Four days after the robbery, the teens opened their lemonade stand for business once again, and welcomed dozens of customers, including a large group of police officers
lemonade stand
Credit: Peoria Police Department

Two teenage boys are receiving overwhelming love and support from their Illinois community after they were robbed at gunpoint while operating a lemonade stand.

On Aug. 7, 13-year-olds Jude and Tristan were selling lemonade in Peoria when they were approached by two men, one of whom was holding a gun, Officer Amy Dotson of the Peoria Police Department told CNN.

The teenagers' cash box, which contained around $30, was stolen by the men, who fled on foot. The incident reportedly remains under investigation, and no arrests have been made.

Nathan Peterson, Jude's father, told CNN that the boys "were shocked" and "couldn't process what happened" following the robbery.

"I got a call from police saying, ''Hey, your kids are OK, but they just got robbed.' I almost blacked out, I was just so scared I was trying to get there as fast as possible," he said.

After Peterson arrived at the scene, he saw that police officers had surrounded the lemonade stand and were purchasing cups of lemonade for about $20 each.

"I was relieved," Peterson said. "They created a very protective environment for the boys. This situation could have ended so badly, but somehow they helped turn what could have been a horrible experience into something beautiful."

lemonade stand
Credit: Peoria Police Department

News of the robbery quickly spread throughout Peoria, and friends, neighbors and strangers alike began opening their wallets to the boys, coming together to raise more than $3,500 through Facebook fundraisers and PayPal donations, Peterson told CNN.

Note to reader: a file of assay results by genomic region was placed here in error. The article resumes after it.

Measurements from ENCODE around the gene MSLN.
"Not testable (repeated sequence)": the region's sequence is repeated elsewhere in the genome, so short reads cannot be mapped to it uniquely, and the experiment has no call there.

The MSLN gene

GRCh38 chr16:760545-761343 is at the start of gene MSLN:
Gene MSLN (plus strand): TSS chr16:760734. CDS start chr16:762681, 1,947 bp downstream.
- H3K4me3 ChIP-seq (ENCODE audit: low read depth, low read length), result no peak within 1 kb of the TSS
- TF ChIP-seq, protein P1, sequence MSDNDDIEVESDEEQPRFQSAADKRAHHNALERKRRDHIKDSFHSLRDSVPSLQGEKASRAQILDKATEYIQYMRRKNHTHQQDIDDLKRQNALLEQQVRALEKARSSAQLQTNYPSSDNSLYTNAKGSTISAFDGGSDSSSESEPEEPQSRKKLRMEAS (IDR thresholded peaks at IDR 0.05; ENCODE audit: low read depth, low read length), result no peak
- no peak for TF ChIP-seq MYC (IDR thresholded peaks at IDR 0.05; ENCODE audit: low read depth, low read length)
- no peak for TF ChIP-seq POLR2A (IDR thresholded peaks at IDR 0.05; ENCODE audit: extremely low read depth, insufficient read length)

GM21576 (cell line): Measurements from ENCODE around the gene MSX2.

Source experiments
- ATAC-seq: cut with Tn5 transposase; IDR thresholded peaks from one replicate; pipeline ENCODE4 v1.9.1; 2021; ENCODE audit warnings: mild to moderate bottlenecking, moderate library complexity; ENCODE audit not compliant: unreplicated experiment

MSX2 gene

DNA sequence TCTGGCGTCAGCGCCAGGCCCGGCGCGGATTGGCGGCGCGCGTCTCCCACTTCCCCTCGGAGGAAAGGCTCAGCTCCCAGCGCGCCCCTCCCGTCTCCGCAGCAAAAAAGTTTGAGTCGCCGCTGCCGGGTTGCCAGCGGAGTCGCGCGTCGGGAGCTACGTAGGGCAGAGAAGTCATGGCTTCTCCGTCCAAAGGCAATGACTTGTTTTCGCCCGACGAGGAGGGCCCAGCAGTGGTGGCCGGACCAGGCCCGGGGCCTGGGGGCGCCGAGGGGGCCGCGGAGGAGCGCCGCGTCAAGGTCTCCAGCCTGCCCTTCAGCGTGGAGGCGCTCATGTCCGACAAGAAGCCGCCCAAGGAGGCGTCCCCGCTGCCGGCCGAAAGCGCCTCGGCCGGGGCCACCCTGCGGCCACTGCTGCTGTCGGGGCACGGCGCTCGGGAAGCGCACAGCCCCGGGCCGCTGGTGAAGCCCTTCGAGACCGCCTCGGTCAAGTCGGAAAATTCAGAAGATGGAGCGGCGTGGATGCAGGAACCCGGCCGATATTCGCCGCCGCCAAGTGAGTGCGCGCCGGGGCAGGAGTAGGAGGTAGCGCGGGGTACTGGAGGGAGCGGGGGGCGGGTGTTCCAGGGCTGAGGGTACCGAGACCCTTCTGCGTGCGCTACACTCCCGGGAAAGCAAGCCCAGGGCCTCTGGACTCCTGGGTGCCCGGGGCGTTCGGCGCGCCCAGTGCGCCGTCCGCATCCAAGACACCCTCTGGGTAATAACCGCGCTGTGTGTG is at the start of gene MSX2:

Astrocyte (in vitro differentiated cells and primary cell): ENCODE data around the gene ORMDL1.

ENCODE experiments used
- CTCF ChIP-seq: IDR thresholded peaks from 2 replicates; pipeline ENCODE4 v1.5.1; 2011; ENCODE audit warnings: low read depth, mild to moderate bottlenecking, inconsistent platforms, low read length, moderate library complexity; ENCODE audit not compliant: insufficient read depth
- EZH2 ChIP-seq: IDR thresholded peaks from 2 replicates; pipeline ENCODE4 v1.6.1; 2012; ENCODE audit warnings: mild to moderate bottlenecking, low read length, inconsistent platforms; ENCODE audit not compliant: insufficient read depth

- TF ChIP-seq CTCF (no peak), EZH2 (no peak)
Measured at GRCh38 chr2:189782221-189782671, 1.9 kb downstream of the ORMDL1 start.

"There was so much love poured out on them so fast after the incident, and so much of it for so many days in a row, that their main experience from this incident has been of love and support," he said.

Last Tuesday, just four days after the robbery, Jude and Tristan opened their lemonade stand for business once again, and welcomed dozens of customers — as well as a police armadillo truck followed by 15 police cars.

"The officers and police chief got out of their cars and talked to the boys and told them how much they supported them," Peterson said. "They gave them a donation and took turns buying lemonade. It just made them feel so safe and encouraged."

A video of the police cars lining up the street and officers purchasing cups of lemonade from the boys was shared on Facebook by the Peoria Police Department.

lemonade stand
Credit: Peoria Police Department

Tristan told CNN that although the robbery was "surreal," the subsequent response from the police and his community was what stood out most for him.

"I think there will be less robberies in Peoria because of the way we celebrate the good and are proactive about correcting the bad," he said. "Everyone's generosity and support makes me determined to also give generosity and support to others."